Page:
5.0 out of 5 stars Sonics Expand, Charm Remains October 1, 2007
Format:Audio CD
What a remarkable album. Sam Beam takes new steps with each song, pulling in new instruments and new styles without losing his soul or his signature whisper. From steel guitar to jazz piano, each new addition is incorporated with aplomb, and nothing feels forced.

For fans coming to this straight from the last "album," Our Endless Numbered Days, the changes may come as a surprise, but those who've heard Woman King or In the Reins, an EP collaboration with Calexico, will recognize this album as a logical follow-up to those efforts. Indeed, two members of Calexico appear here, contributing to the filling-out of a sound that is bigger and better than ever. Iron and Wine can still do introspective, soul-searing songs (like album-closer "Flightless Bird, American Mouth) better than almost anyone. Now the band can make you dance, too, on songs like "The Devil Never Sleeps."

If that seems unlikely, consider this: So far, every time I listen to the album, I end up playing it twice. Sam Beam has discovered new worlds of sound. Won't you explore them with him?
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26 of 28 people found the following review helpful
5.0 out of 5 stars One Of The Best Of 2007 (Without A Doubt) December 15, 2007
By oxxo
Format:Audio CD|Verified Purchase
OK, so you loved "Creek Drank The Cradle", but didn't like "Woman King" as much, but then "Our Endless Numbered Days" grew on you, but still your favorite is "Sea & The Rhythm" (and really you just want to hear Sam cover more Postal Service songs because Garden State is your favorite movie of all time, and you saw it way before anyone else), so you took a listen to "In The Reins" with Calexico, but it was too Western or Spanishy or something, so you went ahead and bought "Shepherd's Dog" anyway and now you're not sure what to say about it because there's more instruments and stuff.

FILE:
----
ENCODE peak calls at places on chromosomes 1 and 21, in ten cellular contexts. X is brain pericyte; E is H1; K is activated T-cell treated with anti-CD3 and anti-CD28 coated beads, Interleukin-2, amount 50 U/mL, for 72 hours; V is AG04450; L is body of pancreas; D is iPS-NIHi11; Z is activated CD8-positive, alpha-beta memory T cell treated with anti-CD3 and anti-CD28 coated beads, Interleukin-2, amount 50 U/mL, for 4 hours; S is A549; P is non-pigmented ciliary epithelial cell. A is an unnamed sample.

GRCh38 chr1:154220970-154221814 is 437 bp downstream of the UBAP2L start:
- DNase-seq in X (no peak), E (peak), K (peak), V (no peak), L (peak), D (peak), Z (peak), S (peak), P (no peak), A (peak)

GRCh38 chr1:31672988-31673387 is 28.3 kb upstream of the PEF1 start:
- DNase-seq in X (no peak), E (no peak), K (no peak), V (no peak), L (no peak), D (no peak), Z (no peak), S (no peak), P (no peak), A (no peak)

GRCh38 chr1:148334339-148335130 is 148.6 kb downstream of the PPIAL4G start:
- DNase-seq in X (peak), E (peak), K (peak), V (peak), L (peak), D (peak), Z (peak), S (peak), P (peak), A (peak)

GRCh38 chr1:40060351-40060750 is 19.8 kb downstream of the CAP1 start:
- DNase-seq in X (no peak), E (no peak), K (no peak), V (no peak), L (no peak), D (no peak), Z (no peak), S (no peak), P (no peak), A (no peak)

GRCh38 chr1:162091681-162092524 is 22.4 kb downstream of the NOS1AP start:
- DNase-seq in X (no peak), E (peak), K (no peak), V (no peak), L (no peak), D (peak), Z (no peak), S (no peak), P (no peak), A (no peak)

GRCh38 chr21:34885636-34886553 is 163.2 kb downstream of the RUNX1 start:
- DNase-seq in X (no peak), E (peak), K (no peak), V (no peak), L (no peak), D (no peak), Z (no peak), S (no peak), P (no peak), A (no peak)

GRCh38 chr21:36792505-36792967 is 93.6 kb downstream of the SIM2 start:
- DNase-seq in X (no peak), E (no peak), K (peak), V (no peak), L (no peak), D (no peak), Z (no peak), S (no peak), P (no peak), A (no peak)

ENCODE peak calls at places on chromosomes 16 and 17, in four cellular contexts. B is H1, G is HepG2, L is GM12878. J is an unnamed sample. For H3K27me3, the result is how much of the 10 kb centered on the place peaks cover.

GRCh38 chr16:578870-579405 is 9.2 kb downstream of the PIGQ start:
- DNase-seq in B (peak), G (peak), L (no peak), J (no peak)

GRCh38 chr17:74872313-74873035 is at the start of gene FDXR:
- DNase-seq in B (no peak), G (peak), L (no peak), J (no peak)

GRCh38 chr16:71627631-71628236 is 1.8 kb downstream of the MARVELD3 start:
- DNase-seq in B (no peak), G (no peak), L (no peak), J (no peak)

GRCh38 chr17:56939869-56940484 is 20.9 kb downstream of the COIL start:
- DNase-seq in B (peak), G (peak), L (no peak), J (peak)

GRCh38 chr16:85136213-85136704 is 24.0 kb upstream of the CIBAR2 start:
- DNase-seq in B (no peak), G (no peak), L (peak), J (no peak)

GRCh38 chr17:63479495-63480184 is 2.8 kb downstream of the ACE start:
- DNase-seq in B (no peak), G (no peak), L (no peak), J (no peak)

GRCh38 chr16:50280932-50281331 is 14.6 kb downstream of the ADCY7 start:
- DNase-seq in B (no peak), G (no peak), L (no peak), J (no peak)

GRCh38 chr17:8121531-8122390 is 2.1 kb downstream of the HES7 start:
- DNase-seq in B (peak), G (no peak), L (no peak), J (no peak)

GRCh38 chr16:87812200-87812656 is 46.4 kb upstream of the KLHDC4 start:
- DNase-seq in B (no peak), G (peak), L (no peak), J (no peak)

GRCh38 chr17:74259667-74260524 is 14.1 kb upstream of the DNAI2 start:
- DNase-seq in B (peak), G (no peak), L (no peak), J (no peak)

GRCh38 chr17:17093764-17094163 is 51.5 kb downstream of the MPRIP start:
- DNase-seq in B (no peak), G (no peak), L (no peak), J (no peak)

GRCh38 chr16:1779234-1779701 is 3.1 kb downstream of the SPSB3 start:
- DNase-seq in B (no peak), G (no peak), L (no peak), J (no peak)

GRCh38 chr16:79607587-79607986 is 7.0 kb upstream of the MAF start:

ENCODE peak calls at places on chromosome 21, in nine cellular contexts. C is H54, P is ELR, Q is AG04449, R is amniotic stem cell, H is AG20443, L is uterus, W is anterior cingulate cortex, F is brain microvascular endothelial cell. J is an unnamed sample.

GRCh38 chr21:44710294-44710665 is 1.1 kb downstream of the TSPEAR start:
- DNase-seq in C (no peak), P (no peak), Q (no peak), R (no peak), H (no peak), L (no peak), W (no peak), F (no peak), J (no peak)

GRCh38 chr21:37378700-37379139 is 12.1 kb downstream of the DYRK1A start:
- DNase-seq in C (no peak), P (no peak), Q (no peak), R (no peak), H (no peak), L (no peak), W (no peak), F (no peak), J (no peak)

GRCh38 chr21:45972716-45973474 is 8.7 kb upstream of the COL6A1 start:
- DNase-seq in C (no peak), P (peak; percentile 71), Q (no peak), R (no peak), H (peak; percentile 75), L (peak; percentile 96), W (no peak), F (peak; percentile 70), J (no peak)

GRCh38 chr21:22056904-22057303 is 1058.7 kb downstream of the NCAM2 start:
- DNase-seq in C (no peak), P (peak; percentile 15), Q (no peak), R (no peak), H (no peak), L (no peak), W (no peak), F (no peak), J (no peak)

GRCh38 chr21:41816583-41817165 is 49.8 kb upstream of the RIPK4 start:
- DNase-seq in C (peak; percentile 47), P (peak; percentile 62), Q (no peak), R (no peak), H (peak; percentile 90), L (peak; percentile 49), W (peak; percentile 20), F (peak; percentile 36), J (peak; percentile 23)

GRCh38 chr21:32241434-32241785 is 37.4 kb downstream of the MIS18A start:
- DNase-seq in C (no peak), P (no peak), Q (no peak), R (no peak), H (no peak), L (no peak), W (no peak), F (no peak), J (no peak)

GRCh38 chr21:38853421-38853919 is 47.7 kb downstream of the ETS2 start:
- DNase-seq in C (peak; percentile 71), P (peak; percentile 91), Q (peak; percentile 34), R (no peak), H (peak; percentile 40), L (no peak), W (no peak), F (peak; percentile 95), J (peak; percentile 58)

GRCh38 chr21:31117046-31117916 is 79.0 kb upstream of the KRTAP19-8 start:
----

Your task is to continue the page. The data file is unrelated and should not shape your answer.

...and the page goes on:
Jeez people, give it a rest. This is a great album, and easily one of the best of 2007.

PS: If you buy the album directly from SubPop.com, you get a bonus CD of two extra songs: "Arms Of A Thief" & "Serpent Charmer".
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19 of 22 people found the following review helpful
4.0 out of 5 stars My mind, my ears, my body, my heart... September 25, 2007
Format:Audio CD
Having just bought the album it hasn't had time to sink in yet like Sam Beam's other albums have, but seeing so few reviews on the page I figured I should contribute some first impressions. First off, if you're a fan of Iron & Wine already you shouldn't need to read a review, just purchase the CD now!

Iron & Wine (Sam Beam) has captivated listeners from his first album, "The Creek Drank the Cradle" (TCDTC) with his soft, restrained voice and simple, subtly perfect guitar work--and held them since. This album does not disrupt the slow transformation towards a more band driven, "fuller" sound, evident on each of his consecutive LP releases. The percussion is much more present in these songs than in, say, "Our Endless Numbered Days" or TCDTC (which really didn't have any). Lucky for us the percussion section really pulls it off, managing to become a solid "spine" for much of the album while remaining diverse, interesting, and spirited.